Minobe Ryokichi watched on as his father went from celebrated pioneer of constitutional thought to persona-non-grata. In the early 1920s, the younger Minobe entered the prestigious economics department of the Tokyo Imperial University – the very school where his father was director of the Faculty of Law. He was quickly taken under the wing of the influential Marxist economist Ōuchi Hyōei (大内 兵衛). Via Ōuchi, Minobe would be introduced to the Rōnō-ha (労農派, labor-farmer) school of Marxist thought. In the 1920s, Communist professors could still operate with comparative freedom within Japan – yet Ōuchi had already faced governmental scrutiny for his views. In 1919, the Home Ministry had taken him to court over his assistance in the publication of an academic article the government deemed “anarchistic.” The Russian Revolution had only just occurred; even within the lax environment of the Taisho era, the power structure feared that leftist radicalism spread to Japan.
The Targeting of Minobe and Son
Despite the increasing difficulties both Ōuchi and the younger Minobe would face during the pre-war years, the teacher and pupil remained close. Even into Minobe’s third term as governor in the then far-off 1970s, he would still turn to his old instructor for advice. Back in the 1920s, Ōuchi set Minobe down an academic path focused on the issues Marxism predicted for late-stage capitalism; his specialty became inflation.
In 1927, Minobe graduated, immediately taking on a job as an assistant professor at his alma mater. Soon made a full professor, his matter-of-fact belief in the compatibility of being both a Marxist and an everyday member of society soon brought down the wrath of the anti-communist professor Kawai Eijiro. Life at Tokyo Imperial became untenable for Minobe just as his father’s public life was coming under repeated attack from far-right forces. (Kawai, a firm believer in Democracy, would eventually face his own sustained attack from the right.)
On February 18th, 1935, the radical rightist Baron Kikuchi Takeo took to the House of Peers to publically decry Minobe’s father’s “organ theory.” The theory, the Baron insisted, was “the traitorous thought of an academic rebel.” The Baron called upon the government of Prime Minister Okada to ban Tatsukichi’s writings. The Baron was a retired Imperial Army general; the army was becoming ever more bellicose and unruly, taking action on the Asian mainland and countermanding the Japanese government. Radicals throughout the army wanted to enact a “Showa Restoration,” granting the Emperor unlimited power. Tatsukichi’s theories stood in the way, and he became the target of mass rage.
Son to a Persona non Grata
A week after the Baron’s speech, Tatsukichi gave an impassioned defense of his theories in front of the House of Peers (of which he was himself a member). Outside, protesters aligned with the Imperial Way faction held placards denouncing Minobe as a traitor. Prime Minister Okada bowed to rightist pressure, banning Minobe Tatsukichi’s work and allowing him to be investigated for the crime of Lèse-majesté (insulting the monarch). Minobe stepped down from his imperial appointments; the government began a process of spreading the “correct” conception of the emperor’s place in society.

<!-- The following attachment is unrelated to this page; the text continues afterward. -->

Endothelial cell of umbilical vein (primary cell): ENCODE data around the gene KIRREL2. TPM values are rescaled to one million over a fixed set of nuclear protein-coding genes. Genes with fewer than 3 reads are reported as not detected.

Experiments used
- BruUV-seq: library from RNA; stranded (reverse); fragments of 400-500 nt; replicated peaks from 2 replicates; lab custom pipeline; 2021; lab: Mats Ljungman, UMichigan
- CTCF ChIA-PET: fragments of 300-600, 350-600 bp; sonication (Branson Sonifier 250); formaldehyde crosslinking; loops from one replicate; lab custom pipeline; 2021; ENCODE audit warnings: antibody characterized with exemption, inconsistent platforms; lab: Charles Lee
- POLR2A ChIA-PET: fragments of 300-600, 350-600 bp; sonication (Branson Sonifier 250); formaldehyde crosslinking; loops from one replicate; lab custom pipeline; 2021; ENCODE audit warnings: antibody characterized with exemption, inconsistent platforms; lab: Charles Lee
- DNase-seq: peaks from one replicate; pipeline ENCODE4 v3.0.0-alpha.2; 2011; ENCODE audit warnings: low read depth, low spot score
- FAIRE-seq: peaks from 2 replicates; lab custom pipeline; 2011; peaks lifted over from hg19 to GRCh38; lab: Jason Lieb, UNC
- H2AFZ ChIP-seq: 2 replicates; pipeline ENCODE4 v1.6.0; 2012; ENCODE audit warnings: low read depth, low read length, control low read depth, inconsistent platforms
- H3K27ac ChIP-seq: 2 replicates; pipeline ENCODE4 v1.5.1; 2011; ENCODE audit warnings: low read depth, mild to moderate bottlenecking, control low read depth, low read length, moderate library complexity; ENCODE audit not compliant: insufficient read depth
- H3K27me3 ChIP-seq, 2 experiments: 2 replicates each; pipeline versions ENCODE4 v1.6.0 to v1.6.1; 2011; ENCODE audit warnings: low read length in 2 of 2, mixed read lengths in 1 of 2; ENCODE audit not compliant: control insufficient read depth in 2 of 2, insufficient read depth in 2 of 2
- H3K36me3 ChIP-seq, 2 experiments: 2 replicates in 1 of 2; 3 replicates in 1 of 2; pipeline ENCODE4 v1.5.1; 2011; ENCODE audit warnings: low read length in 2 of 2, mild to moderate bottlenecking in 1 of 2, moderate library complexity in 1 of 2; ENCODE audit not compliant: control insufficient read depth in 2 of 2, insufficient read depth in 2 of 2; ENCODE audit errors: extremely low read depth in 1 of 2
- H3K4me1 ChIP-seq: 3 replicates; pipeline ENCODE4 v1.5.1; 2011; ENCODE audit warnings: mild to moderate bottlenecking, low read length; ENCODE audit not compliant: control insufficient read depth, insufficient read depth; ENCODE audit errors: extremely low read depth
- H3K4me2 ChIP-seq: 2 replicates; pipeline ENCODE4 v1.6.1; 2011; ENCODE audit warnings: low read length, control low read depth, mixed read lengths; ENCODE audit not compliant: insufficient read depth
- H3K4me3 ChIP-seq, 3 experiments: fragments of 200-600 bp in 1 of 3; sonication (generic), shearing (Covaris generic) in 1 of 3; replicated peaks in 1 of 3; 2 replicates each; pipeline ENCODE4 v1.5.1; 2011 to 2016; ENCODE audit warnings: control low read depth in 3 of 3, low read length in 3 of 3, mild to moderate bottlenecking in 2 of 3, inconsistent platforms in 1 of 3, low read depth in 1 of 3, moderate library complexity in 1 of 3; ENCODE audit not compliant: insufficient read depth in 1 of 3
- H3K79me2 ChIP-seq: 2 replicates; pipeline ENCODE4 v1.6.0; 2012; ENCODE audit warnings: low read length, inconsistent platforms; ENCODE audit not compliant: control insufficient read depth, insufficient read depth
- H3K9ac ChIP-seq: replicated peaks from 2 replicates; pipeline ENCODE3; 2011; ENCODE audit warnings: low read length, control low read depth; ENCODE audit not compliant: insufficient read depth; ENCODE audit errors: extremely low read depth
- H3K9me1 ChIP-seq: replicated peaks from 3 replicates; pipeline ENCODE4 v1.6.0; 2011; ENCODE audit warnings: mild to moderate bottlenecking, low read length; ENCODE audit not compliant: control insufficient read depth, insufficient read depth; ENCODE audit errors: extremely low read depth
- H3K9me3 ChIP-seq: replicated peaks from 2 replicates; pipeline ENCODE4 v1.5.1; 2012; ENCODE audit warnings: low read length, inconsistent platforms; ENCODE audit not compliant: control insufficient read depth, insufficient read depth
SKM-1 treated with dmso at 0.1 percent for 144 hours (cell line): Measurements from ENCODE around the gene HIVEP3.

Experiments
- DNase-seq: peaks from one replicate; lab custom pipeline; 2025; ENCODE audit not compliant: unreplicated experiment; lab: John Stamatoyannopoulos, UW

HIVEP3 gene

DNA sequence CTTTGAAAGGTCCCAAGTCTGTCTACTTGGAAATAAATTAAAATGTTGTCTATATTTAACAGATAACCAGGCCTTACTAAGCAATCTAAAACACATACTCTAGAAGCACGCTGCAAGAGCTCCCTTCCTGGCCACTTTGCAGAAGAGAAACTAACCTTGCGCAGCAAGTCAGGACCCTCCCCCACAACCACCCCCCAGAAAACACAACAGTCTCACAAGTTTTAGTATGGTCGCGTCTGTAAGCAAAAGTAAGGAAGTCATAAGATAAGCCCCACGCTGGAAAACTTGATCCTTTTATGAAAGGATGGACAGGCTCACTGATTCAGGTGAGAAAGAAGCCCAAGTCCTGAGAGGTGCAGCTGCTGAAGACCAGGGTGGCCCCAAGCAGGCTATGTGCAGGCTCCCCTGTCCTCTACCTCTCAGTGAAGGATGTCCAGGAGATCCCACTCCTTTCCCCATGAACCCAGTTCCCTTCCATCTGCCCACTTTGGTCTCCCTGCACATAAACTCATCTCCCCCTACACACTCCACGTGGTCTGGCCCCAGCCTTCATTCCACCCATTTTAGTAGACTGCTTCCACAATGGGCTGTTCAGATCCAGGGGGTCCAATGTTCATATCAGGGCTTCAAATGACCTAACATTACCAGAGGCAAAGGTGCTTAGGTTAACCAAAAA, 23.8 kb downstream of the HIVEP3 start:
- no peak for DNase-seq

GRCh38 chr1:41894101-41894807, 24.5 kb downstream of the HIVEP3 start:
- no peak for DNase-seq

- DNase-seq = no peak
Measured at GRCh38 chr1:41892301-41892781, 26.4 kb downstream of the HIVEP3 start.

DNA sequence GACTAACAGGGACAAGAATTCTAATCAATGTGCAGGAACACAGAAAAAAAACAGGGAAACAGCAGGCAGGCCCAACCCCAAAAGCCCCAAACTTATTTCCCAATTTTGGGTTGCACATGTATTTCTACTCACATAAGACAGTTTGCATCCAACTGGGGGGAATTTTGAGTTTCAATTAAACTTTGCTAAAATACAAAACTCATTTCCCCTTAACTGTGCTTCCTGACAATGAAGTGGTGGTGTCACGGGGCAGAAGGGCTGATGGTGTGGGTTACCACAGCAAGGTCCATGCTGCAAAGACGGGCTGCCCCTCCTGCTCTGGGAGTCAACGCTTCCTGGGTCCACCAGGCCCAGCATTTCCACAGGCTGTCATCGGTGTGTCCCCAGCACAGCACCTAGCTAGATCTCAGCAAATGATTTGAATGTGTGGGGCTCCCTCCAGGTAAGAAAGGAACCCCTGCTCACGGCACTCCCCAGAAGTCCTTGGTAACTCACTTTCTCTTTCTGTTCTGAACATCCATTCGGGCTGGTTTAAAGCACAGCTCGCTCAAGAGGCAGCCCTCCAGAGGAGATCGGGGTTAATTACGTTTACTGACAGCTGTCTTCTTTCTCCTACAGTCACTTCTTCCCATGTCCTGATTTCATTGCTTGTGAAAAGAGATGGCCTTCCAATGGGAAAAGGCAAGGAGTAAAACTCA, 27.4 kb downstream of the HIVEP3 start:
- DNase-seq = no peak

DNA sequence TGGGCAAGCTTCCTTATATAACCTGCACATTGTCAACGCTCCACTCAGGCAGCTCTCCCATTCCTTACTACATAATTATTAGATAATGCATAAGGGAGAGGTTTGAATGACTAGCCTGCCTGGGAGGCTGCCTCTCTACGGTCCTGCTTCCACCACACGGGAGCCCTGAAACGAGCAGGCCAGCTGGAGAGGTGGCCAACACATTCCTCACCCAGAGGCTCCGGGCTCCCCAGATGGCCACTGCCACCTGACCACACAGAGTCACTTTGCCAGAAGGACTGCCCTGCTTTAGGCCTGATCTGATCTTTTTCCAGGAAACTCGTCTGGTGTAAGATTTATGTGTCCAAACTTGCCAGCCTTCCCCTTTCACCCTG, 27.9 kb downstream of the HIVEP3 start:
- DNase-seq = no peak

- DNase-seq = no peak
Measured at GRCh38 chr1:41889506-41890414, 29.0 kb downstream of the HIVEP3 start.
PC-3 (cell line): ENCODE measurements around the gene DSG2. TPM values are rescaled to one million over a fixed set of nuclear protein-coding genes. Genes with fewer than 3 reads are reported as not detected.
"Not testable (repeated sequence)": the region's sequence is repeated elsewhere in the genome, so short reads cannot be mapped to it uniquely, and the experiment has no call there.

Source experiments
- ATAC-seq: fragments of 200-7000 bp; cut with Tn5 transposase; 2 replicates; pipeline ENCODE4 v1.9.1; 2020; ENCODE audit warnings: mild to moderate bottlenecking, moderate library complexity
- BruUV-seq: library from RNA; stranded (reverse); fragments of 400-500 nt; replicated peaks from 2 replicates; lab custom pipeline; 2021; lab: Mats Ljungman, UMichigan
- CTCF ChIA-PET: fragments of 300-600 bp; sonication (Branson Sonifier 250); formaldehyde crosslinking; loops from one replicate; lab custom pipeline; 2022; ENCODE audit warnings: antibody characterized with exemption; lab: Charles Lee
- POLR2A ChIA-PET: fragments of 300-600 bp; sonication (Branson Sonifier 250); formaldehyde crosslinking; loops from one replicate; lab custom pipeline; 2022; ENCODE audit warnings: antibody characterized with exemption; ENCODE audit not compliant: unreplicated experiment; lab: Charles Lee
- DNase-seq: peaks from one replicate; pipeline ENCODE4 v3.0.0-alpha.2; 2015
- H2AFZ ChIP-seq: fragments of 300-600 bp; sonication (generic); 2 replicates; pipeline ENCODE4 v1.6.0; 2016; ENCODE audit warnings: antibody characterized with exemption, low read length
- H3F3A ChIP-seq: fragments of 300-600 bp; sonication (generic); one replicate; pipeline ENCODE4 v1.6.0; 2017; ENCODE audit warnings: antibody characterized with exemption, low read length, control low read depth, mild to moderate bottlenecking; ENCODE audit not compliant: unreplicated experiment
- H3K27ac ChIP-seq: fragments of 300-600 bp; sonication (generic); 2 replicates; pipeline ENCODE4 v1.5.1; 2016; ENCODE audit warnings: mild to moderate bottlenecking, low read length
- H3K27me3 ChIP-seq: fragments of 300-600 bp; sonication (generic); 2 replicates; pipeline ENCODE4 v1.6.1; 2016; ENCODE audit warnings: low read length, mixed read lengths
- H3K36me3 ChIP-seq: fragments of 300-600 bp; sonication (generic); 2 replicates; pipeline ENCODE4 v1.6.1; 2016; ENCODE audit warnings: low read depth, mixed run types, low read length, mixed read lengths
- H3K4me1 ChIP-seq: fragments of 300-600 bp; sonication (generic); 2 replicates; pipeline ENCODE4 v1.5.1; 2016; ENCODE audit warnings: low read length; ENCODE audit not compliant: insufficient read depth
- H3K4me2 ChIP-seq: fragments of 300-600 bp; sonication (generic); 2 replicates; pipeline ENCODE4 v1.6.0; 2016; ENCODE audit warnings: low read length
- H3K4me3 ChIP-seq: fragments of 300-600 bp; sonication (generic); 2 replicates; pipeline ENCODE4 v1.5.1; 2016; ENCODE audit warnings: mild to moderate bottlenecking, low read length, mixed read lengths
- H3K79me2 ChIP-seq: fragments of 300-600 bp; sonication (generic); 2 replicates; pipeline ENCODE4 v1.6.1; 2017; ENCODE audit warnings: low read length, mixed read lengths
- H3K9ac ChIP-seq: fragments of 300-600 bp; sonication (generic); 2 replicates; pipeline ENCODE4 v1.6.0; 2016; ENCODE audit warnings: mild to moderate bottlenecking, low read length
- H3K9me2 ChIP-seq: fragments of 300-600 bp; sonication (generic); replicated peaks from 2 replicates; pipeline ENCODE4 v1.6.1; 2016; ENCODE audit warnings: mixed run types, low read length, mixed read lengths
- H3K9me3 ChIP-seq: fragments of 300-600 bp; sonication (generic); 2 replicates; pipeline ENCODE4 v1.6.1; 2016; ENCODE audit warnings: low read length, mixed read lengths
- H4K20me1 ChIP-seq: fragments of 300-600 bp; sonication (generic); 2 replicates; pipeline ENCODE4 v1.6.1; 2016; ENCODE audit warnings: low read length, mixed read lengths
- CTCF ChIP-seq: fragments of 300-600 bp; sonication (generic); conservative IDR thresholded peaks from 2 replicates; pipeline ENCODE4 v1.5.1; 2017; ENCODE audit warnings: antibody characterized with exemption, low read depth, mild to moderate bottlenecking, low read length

The banning of Minobe’s father’s books and his retirement from public life did not entirely satiate the anger that had been drummed up against him. On February 21st, 1936, a far-right hoodlum named Oda Juzo (小田十壮) used a falsified business card to gain a meeting at Minobe’s house. Inside a gift basket, he hid a pistol; after exchanging pleasantries with Minobe, he pulled the gun, and unloaded at the older man. Minobe was hit, but managed to flee; he caught his leg up in barbed wire as he ran across the fields near his house. Although badly wounded, the elder Minobe survived the assassination attempt. Oda received only three years imprisonment as punishment. 
Only two years would pass from the attempt on his father’s life until Minobe himself was imprisoned. Starting in 1937, with the fall of Nanjing, the Japanese police began making regular mass arrests of known leftists. In 1938, the police came for Minobe, briefly imprisoning him because of his association with the Rōnō-ha group. Minobe’s mentor, Ōuchi, was arrested the next year. Both were fired from their universities and had to look for work elsewhere. The watchful eyes of the Japanese secret police maintained their secretive gaze on the Minobe family until the fall of the Empire of Japan in 1945.